Interactive visualization tools for Julia
Author org-arl
45 Stars
Updated Last
2 Years Ago
Started In
April 2020


Interactive visualization tools for Julia

Yet another plotting package?

Julia already has a rich set of plotting tools in the form of the Plots and Makie ecosystems, and various backends for these. So why another plotting package?

InteractiveViz is not a replacement for Plots or Makie, but rather a graphics pipeline system developed on top of Makie. It has a few objectives:

  • To provide a simple API to visualize large datasets (tens of millions of data points) easily.
  • To enable interactivity, and be responsive even with large amounts of data.
  • To render perceptually accurate summaries at large scale, allowing drill down to individual data points.
  • To allow generation of data points on demand through a graphics pipeline, requiring computation only at a level of detail appropriate for display at the viewing resolution. Additional data points can be generated on demand when zooming or panning.

This package was partly inspired by the excellent Datashader package available in the Python ecosystem.

This package does not aim to provide comprehensive production quality plotting. It is aimed at interactive exploration of large datasets.


pkg> add InteractiveViz
pkg> add GLMakie


You'll need Makie to see the plots InteractiveViz generates.


Detailed documentation for this package is still work-in-progress. The following examples should get you started:

Let's start off visualizing a simple function of one variable:

julia> using InteractiveViz
julia> using GLMakie
julia> iplot(sin, 0, 100);

This displays the sin() function with the initial view set to the x-range of 0 to 100. You can however, pan and zoom beyond this range. Use the scroll wheel on your mouse, scroll gesture on your trackpad, or the arrow keys on your keyboard to pan. Draw selection box with your mouse to zoom, or use the "-", "+", "[" and "]" keys to zoom out/in in y/x axes.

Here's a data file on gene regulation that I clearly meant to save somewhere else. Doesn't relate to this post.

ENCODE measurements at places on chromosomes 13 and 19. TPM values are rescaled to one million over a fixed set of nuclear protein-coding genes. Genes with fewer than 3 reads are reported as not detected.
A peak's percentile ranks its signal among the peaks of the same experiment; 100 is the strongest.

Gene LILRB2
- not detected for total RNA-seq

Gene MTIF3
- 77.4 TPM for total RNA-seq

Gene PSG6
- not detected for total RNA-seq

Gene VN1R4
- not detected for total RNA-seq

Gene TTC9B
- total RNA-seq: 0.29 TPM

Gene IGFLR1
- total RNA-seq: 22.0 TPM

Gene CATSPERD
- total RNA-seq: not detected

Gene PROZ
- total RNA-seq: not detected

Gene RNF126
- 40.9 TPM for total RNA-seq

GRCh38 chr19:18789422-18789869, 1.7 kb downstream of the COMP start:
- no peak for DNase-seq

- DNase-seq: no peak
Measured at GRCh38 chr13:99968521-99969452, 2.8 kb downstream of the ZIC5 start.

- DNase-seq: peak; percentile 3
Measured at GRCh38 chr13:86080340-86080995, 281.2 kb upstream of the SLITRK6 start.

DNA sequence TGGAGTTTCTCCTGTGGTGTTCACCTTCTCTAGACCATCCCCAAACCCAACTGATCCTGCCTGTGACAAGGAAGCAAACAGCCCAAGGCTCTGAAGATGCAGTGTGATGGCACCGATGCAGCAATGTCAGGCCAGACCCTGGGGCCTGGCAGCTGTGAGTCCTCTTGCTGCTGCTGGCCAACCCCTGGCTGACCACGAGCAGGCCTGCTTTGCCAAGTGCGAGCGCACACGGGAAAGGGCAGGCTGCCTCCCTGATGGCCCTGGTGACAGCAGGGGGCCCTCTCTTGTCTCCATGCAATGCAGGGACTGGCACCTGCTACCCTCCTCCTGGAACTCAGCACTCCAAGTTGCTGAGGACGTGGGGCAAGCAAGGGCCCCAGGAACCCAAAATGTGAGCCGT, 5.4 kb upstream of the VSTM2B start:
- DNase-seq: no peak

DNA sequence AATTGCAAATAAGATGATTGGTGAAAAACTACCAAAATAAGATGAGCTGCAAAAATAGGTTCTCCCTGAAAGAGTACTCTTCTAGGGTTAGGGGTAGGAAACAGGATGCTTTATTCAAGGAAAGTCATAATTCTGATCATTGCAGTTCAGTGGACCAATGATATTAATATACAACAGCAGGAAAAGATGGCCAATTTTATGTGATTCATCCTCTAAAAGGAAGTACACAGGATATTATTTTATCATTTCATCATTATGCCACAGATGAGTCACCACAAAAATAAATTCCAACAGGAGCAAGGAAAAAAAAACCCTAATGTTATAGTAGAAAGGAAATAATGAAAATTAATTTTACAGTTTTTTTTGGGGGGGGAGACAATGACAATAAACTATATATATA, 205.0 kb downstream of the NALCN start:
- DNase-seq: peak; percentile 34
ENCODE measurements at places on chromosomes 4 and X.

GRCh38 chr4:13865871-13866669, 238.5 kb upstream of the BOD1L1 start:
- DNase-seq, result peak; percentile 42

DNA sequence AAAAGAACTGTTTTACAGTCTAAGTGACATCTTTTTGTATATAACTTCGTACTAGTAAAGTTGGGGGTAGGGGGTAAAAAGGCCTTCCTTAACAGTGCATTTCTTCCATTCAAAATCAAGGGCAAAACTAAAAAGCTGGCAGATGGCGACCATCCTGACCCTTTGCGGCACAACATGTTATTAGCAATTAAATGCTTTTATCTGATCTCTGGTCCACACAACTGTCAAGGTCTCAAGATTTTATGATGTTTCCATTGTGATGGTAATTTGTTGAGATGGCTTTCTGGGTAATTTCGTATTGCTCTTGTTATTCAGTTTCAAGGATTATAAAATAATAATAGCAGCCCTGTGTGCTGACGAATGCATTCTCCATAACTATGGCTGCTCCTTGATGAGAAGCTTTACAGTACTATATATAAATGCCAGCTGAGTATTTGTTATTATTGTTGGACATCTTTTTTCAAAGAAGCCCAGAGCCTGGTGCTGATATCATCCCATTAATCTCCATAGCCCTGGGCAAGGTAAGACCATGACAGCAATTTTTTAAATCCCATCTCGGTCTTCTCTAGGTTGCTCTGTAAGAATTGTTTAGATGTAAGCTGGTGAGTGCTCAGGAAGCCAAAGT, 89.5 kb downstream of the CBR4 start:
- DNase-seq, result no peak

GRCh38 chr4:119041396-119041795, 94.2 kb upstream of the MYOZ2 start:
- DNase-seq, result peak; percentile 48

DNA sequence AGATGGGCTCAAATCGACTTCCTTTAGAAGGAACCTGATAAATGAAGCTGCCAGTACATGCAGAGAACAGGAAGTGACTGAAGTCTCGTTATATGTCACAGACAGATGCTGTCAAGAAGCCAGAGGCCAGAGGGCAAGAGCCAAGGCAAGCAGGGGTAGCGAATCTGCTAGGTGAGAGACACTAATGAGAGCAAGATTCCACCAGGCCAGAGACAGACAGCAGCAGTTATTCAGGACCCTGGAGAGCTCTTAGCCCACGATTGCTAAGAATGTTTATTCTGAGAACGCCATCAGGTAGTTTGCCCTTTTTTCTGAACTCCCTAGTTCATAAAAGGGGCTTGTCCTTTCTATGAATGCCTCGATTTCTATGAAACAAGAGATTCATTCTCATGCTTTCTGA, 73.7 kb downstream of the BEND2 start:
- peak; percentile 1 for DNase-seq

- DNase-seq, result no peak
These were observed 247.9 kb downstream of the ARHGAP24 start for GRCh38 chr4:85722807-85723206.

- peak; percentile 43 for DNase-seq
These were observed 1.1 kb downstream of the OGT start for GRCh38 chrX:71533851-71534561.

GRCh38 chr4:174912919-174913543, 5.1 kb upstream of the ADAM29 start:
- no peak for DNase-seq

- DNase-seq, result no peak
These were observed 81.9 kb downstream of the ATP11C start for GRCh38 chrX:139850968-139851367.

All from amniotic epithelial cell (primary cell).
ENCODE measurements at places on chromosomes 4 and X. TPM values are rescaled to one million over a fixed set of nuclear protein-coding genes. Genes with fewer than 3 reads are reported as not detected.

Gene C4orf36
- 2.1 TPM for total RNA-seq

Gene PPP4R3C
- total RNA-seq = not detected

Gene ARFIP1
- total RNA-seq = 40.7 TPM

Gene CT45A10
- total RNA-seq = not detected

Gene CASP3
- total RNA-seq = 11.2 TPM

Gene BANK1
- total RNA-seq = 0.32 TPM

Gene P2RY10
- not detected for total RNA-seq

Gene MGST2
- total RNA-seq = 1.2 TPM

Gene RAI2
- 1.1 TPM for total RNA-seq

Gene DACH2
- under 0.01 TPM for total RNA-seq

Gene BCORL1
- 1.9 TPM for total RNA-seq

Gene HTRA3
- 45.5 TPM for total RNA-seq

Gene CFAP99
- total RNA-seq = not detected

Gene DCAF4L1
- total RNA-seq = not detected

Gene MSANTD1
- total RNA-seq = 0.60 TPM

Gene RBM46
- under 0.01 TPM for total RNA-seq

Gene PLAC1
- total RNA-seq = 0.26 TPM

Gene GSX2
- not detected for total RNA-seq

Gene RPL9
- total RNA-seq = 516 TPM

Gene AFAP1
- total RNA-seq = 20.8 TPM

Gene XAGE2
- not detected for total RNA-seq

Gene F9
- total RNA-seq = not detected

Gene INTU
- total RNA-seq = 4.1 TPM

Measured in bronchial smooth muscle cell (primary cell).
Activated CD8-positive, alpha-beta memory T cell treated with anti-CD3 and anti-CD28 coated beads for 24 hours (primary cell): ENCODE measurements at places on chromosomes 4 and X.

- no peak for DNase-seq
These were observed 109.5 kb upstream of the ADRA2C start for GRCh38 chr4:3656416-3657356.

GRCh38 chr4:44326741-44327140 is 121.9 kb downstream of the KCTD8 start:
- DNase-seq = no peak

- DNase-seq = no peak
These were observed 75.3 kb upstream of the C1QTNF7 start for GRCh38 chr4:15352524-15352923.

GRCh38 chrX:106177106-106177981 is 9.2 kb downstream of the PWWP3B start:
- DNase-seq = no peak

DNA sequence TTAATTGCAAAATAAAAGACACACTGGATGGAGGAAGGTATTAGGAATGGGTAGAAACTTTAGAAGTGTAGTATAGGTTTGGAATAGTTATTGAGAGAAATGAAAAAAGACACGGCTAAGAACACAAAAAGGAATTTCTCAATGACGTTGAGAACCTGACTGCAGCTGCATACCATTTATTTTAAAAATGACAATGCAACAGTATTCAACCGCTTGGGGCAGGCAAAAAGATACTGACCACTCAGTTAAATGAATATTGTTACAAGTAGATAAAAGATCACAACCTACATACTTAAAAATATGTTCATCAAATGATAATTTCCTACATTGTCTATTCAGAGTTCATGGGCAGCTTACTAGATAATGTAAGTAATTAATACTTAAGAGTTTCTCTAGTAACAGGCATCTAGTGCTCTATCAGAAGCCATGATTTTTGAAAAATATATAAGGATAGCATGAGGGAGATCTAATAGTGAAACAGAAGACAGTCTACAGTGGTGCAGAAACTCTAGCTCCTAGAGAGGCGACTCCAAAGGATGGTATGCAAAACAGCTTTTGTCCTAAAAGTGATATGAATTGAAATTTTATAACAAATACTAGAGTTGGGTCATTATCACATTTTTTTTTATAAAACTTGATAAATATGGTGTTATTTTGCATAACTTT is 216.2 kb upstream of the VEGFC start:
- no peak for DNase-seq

The first plot may take some time to show, as is common in the Julia ecosystem. If you want to speed this up, consider precompiling Makie into your system image.

Let's next try plotting 2 timeseries, each with 10 million points:

julia> iplot(hcat(5*sin.(0.02π .* (1:10000000)), randn(10000000)));

You can zoom and pan to see details:

Next, let us visualize the famous Mandelbrot set:

julia> using InteractiveViz.demo
julia> iheatmap(mandelbrot, -2, 0.66, -1, 1; overlay=true, axescolor=:white, cursor=true);

Try zooming in to a tiny part of the image, and see the fractal nature of the image render itself dynamically at full resolution!

And how can we forget the Julia set?

julia> using InteractiveViz.demo
julia> iheatmap(julia, -2, 2, -1.75, 1.75; overlay=true, axescolor=:white, colormap=:magma);

You could of course plot a large heatmap stored in a matrix as well.

julia> iheatmap(randn(1000,10000), 0, 10, 0, 1);

By default, when the data is reduced to screen resolution, the graphics pipeline takes the mean of all data points mapped to a single pixel. While this is typically what you want, if you were looking for tiny peaks in the image, they may be averaged out and lost. You can change the pooling=maximum to modify this behavior.

Finally, let's try a scatter plot with a million points:

julia> iscatter(randn(1000000), randn(1000000); aggregate=true);

The aggregate=true option uses the graphics pipeline to reduce the data to screen resolution for plotting. This produces a responsive plot, but reduces the options you have for overlaying, adding color, or using other markers. If you wanted to avail those, don't aggregate:

julia> iscatter!(randn(10000) .- 1, randn(10000) .- 1; color=:blue);

The "!" versions of the plotting functions overlay the new plot on the previous plot, keeping the same x and y scales as far as possible.

You can add axes labels with keyword options xlabel and ylabel:

julia> iplot(sin, 0, 100; xlabel="time (samples)", ylabel="voltage");

While we haven't documented all the keyword options here, you'll find that most of the plot attributes for Makie work as options in InteractiveViz.

While InteractiveViz has much more to offer (multiple plots, linked axes, pan/zoom restrictions, etc) than the above use cases, the API is still evolving, and not yet documented. Other features such as colorbars and legends are work-in-progress and should be ready soon.


Mouse or touchpad may be used for panning (scroll gestures) and zooming (select area to zoom, right click to reset zoom). All interactions are also supported with keyboard bindings:

-/+          y-axis zoom out/in
[/]          x-axis zoom out/in
</>          brightness decrease/increase (heatmaps)
;/'          contrast decrease/increase (heatmaps)
arrow keys   pan left/right/up/down
0            reset zoom, pan, and color axis

The keymap can be modified if desired (see discussion for details).

To enable data cursor (to get x, y and value (heatmaps) using mouse pointer), simply add cursor=true keyword argument to any of the plots.

Feedback and comments

This package is in beta, and we welcome feedback and comments. Post them as issues against this repository.

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